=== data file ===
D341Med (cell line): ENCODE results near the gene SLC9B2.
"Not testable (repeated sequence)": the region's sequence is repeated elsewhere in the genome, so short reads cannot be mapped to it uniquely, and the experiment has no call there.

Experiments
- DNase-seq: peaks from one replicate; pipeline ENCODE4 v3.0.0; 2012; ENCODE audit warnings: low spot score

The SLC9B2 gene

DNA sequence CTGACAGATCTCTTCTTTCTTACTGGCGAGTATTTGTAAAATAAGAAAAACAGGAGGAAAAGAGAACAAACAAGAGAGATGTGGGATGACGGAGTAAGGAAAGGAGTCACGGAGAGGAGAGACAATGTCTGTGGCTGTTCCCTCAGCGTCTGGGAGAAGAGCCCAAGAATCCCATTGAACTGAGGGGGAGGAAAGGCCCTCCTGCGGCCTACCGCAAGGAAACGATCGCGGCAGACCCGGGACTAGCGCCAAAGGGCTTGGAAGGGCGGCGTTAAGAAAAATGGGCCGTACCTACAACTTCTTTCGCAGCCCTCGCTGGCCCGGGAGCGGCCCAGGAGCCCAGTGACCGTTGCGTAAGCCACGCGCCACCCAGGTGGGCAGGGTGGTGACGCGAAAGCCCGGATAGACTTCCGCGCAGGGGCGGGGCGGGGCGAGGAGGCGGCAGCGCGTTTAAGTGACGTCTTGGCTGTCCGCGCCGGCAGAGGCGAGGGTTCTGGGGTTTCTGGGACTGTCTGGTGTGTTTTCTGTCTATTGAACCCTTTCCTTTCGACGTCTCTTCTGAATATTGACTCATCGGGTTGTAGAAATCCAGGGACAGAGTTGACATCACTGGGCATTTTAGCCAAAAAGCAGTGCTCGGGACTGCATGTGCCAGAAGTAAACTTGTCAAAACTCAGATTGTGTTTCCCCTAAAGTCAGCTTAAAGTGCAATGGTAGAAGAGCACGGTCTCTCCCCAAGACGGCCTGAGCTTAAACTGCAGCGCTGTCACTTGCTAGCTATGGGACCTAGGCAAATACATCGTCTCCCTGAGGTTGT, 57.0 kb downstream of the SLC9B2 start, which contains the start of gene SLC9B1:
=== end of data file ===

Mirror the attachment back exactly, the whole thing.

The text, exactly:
D341Med (cell line): ENCODE results near the gene SLC9B2.
"Not testable (repeated sequence)": the region's sequence is repeated elsewhere in the genome, so short reads cannot be mapped to it uniquely, and the experiment has no call there.

Experiments
- DNase-seq: peaks from one replicate; pipeline ENCODE4 v3.0.0; 2012; ENCODE audit warnings: low spot score

The SLC9B2 gene

DNA sequence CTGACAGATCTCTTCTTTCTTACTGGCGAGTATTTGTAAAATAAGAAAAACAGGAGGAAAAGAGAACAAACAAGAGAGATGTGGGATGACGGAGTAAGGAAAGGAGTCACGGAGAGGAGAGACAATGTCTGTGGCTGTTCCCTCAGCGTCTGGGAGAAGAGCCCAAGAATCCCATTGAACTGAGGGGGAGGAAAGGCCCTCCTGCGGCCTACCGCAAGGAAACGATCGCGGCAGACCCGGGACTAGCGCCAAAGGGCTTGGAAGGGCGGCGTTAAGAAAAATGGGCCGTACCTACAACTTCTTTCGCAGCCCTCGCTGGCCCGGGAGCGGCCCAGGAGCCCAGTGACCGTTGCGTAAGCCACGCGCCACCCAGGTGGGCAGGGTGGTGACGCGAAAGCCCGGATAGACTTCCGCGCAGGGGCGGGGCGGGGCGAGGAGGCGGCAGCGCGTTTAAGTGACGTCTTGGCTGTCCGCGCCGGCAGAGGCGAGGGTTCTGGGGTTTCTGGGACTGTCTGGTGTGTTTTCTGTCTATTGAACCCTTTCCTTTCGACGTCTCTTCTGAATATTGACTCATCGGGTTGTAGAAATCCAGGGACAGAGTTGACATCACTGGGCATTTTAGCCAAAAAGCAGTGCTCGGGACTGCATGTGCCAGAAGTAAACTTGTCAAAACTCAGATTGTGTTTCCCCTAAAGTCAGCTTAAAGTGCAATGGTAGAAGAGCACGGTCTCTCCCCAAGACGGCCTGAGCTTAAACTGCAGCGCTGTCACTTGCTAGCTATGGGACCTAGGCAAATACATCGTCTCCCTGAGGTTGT, 57.0 kb downstream of the SLC9B2 start, which contains the start of gene SLC9B1: